Population growth, Aging, Urbanization, Migration, New Immigration
The United States aging society is one of our greatest challenges with an estimate if 1 in 5 citizens being over the age of 65 by 2030. From 1946 through 1960, the United States experienced the Baby Boom years. With that large population entering their senior years now, our society will experience major changes. There are already problems caring for our aging population so if we don’t address all of these issues now, we will see a frightening spike on all fronts.
Financially, the elderly are already at poverty level Social Security benefits with women suffering the most due to SS laws having to do with whether she made more than her husband, the fact that most made much less ...view middle of the document...
When I worked in group homes, I was shocked that the highest pay I could find in any of the companies in this area was $10 for direct care. This includes heavy physical labor for elderly that cannot care for themselves and abuse from the clients due to Alzheimer’s and other aging related issues.
Most caregivers are over worked because a lot of the care givers would call in sick when they reached a certain amount of hours so they could collect differing kinds of government help to keep their own families fed. Like a balancing act of working hard work but stopping to collect the little the government will give them. When a single mother of 2 has to give up $600 in Food Stamps if she works full time for $8/hr before taxes are taken out, why would she work full time? She will work as many hours as she can until she knows it will get her food taken away.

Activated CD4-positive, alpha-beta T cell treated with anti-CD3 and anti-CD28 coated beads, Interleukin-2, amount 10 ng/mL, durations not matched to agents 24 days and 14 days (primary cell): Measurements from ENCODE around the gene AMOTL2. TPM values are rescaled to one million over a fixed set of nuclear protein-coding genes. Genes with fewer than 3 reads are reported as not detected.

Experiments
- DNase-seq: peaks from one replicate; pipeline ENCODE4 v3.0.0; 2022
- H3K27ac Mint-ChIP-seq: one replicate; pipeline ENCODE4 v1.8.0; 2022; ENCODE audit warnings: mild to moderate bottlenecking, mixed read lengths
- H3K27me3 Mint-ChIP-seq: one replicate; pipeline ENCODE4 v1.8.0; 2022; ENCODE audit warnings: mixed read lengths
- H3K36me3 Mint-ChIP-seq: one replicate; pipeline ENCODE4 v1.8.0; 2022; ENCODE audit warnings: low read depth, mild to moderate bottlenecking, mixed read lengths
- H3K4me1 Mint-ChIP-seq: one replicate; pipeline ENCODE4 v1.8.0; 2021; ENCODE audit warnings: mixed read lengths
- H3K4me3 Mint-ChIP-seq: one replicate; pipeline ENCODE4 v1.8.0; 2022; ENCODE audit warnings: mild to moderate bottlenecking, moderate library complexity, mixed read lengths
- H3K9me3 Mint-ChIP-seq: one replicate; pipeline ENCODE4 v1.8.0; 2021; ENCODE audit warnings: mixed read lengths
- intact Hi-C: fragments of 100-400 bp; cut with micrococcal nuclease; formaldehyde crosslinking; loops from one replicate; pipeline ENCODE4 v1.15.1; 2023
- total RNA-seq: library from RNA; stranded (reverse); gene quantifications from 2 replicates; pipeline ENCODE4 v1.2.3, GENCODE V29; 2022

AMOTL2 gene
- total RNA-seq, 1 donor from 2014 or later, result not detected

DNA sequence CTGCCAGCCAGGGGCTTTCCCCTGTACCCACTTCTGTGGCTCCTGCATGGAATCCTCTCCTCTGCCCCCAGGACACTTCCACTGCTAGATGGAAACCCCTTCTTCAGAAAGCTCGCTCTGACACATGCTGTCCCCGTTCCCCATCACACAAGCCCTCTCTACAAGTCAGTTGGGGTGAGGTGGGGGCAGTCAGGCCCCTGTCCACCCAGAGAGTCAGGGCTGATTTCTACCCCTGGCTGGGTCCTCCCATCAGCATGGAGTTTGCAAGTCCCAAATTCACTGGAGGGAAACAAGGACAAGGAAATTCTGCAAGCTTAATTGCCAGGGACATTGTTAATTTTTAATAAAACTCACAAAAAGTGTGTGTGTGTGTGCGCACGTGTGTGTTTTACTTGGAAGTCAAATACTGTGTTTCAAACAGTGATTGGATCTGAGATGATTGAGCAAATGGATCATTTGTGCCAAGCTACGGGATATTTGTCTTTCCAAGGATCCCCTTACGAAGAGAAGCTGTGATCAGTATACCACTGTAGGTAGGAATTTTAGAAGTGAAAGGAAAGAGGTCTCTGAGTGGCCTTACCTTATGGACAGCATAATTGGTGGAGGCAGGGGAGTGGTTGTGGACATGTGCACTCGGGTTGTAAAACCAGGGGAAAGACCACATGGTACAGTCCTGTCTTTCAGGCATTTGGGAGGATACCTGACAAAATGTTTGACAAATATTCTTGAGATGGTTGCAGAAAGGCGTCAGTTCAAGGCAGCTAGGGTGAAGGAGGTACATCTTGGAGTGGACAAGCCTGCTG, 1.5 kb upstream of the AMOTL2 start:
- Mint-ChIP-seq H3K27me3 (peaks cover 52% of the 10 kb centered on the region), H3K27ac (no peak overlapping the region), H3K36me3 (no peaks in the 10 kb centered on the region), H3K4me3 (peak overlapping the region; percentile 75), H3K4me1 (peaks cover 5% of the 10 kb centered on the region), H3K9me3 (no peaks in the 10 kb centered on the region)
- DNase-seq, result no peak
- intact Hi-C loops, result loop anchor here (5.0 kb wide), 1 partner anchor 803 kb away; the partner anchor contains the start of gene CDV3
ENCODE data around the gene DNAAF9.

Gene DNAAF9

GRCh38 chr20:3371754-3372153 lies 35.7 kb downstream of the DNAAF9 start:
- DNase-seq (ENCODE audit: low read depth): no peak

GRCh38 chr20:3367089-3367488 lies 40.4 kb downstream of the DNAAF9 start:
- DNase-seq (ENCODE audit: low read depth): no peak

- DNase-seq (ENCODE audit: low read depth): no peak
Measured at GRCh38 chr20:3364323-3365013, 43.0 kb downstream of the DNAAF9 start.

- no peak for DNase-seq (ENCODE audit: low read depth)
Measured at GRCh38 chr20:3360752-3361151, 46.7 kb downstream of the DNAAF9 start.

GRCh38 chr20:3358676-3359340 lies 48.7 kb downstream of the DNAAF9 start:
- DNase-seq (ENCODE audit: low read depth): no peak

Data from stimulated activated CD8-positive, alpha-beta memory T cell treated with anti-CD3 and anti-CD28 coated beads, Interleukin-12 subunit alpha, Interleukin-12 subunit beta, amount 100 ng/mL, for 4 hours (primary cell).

Rules are broken in both nursing homes and assisted living apartments due to not only poor care but underpaid workers but because of the very heavy workloads most of the care givers are forced to handle so they skip certain cares or outings so they can get to the next client. I’ve met some of the most dedicated care givers for elderly one could imagine but the long term workers live under the poverty level with no hopes of raises and have physical disabilities of their own due to the hard work. Mostly knee and back problems. From what I experienced, these workers were far younger than the norm to develop such lifelong physical problems.
“Intergenerational Solidarity” is a term I found on the internet. It speaks of how young parents could come together with their aging relatives so they can have children but leave a lot of the care giving to the aging generation so they can get into the workforce with more of a chance at higher schooling.